who doesn’t like birthday cake?

since i am blessed to have a very light work load this semester (even though i’m taking a full class load), i’ve had a lot of time on my hands lately.  i wouldn’t go as far as to say that i got bored last week, but i was sincerely in need of a project.  just my luck– my friend Beth had a birthday coming up in just a few days!  she’s a foodie too, so i decided she would appreciate an elaborate cake for her birthday present.  and hey, two birds with one stone– i found a project and she got a sugary confection!

i found myself in a Michaels craft store and saw the new aisle of cake baking materials by the Ace of Cakes himself– Duff Goldman.  Beth and i love Duff.  i found inspiration down that aisle and decided to make a multi-tiered cake with fruit filling, covered in fondant.  i’ve never worked with fondant before, but it looked like a really fun thing to try (not to mention it makes cakes look super professional)!  i picked up 16 oz of pre-made white fondant, a fondant rolling pin, a package of fondant flowers, a package of disposable piping bags (or you can use ziplock bags, really), a pack of 4 plastic icing tips, and a 10-inch cardboard cake base.  this does seem like a lot of things to get for one cake, but almost everything i purchased is reusable and, since i am sure i’ll be making more of these cakes in the future, it was an investment i was willing to make.

i planned out the cake flavor profile:  two layers of almond cake, a layer of chocolate cake, between the layers would be filled with raspberry preserves and the whole shebang covered in a layer of fondant (which tends to be slightly marshmallow-y flavored).

my first step was to tint the fondant a pale-green color.  you can buy already colored fondant, but it is considerably more expensive, and buying some food coloring and doing it yourself is dead easy.  i took my fondant and put it on a flat, smooth surface and kneaded it until it got more pliable from the heat of my hands.  if your fondant gets too warm and starts to stick, use confectioners sugar and dust the surface and your hands (just like using flour with dough).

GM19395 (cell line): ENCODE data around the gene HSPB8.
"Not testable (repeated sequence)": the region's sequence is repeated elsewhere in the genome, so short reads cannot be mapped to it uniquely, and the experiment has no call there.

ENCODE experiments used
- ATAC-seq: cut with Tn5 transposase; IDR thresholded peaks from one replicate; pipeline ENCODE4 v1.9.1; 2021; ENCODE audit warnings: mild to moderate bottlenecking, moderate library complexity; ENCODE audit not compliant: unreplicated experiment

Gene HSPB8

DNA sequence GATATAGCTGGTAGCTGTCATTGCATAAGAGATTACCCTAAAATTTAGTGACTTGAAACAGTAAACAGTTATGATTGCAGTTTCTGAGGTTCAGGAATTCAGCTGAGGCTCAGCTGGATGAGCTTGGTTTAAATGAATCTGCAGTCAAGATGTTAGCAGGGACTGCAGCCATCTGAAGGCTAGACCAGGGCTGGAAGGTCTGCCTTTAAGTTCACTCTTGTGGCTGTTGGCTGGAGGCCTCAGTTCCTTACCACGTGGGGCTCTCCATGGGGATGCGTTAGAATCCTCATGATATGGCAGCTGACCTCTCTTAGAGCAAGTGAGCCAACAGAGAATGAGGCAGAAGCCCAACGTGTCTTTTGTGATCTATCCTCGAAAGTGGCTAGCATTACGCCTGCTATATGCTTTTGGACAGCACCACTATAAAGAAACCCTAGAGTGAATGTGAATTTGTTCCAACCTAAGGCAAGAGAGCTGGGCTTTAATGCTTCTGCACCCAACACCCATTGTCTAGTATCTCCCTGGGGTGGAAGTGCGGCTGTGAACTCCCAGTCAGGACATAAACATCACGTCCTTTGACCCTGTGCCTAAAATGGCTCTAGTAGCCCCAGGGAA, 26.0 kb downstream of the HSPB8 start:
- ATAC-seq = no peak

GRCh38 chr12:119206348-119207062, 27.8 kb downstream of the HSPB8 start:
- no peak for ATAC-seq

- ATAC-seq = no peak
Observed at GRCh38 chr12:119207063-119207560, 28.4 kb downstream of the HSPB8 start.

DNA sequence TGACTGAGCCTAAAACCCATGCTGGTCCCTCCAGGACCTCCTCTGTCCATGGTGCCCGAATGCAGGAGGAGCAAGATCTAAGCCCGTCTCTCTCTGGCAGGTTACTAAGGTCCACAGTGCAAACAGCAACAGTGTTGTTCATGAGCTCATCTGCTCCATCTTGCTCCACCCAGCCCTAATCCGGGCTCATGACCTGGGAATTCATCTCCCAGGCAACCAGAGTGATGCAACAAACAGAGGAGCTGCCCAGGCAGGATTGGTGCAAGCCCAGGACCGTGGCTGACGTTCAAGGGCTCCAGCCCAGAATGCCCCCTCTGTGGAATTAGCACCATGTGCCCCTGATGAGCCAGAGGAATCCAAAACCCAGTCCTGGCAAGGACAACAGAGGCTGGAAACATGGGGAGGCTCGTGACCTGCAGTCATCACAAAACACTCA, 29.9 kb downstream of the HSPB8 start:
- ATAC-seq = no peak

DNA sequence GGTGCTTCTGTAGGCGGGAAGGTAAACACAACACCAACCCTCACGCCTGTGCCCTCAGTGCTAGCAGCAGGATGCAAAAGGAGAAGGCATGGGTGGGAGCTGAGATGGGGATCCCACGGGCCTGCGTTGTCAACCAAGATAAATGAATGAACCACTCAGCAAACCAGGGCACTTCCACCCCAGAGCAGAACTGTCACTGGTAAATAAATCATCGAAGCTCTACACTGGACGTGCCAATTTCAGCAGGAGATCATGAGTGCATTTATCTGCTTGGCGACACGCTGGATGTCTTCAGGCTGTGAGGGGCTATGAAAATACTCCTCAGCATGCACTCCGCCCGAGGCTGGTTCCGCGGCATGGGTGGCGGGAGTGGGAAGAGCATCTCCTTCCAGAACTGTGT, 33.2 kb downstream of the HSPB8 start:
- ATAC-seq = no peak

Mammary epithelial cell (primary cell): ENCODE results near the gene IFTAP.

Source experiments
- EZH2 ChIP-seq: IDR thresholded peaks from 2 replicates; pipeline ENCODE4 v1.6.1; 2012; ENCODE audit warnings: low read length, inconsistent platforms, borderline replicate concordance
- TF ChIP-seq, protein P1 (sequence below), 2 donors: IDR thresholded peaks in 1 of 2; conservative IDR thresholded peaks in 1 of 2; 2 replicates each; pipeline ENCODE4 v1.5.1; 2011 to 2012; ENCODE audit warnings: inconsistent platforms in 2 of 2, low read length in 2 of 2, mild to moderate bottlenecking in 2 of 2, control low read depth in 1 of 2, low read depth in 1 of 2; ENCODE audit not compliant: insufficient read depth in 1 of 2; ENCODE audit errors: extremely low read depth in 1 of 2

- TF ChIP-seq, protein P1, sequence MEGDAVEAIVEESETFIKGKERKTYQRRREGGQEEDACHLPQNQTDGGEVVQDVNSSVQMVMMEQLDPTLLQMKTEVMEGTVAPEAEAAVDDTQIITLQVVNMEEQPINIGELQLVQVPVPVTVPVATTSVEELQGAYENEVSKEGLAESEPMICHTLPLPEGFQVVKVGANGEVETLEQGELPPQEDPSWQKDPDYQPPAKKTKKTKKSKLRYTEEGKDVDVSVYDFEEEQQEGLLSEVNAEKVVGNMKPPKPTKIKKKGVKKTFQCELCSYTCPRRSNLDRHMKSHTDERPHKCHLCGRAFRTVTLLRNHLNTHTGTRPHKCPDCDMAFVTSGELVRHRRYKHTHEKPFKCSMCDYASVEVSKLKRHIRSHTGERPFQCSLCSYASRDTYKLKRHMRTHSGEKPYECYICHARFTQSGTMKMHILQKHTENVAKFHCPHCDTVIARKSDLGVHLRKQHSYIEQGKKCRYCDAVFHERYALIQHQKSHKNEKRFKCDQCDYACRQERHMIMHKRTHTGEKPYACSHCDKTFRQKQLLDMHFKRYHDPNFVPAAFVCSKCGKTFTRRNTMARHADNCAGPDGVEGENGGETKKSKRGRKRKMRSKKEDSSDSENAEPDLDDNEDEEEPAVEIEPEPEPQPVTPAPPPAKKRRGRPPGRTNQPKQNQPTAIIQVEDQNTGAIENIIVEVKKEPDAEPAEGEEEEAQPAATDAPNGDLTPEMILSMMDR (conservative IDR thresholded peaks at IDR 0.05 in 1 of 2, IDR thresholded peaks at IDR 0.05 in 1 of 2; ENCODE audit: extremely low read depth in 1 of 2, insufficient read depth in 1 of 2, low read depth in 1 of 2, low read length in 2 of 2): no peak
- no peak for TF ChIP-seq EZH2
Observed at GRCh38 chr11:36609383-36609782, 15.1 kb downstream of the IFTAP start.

once it is easy to knead, grab your desired color of food coloring and drop a few dots on to start, and begin to knead the color in.  **note: if you use liquid coloring, it’ll take quite a but of dye to get the fondant colorful.  if you use paste, it will take much less.  you can do this as far in advance as you’d like, but make sure to keep the fondant in a ziplock bag, and the bag in another tupperware container (air = hard fondant!)

the next step was baking the cake layers.  i used an 8-inch square cake pan and baked off one package of white cake mix flavored with almond extract (this makes two layers), and half a package of chocolate cake mix (make the whole mix, just use one cake layer and eat the other one :] )  i’d suggest making these early to give them enough time to really, really cool off and firm up.  once they are stone-cold, take a long knife (i used a big serrated bread knife) and level off the cake tops so they are flat and stackable.  i let them sit again after this step so they could harden ever so slightly (they’ll be easier to handle this way).

the raspberry preserve filling is super simple and went on the cakes next.  all i did was take room-temperature raspberry jam, throw it in a bowl, and stir it vigorously until it was smooth and runnier than the jelly consistency.  i used about half a cup for each cake layer (**remember, you’re only putting filling on two layers!)  leave about a 1/8 inch clear around the sides of the layers so that the filling doesn’t mush out when you stack the cake.
let this filling set on the cakes.  i popped them in the freezer for a few minutes and it did the trick :]

i laid out the cardboard cake base and carefully placed the first filled almond layer right in the center.  i gently picked up the chocolate layer and stacked it on the almond layer, and did the same with the top almond layer.

 

the next step is a very important one– the crumb coat.  crumb coating is just adding a very thin layer of frosting on the cake to catch any little crumbs that get torn off when you frost.  you can do this step before you put a final layer of frosting on a cake to make sure you don’t get any cake bits in the smooth final coat, or before you cover a cake in fondant– the frosting acts like glue.  i used a store bought icing (it doesn’t taste phenomenal, but it is quick and easy!  feel free to make buttercream frosting it if floats your boat) and frosted the entire cake.  use the frosting to fill in any spaces between the layers and to square out the corners before the fondant goes on.  it almost works like spackle!  ideally you’ll do this step with an offset spatula (AKA MY FAVORITE KITCHEN TOOL EVER), but i forgot mine at home.  a regular knife will work fine!  here’s what it looks like: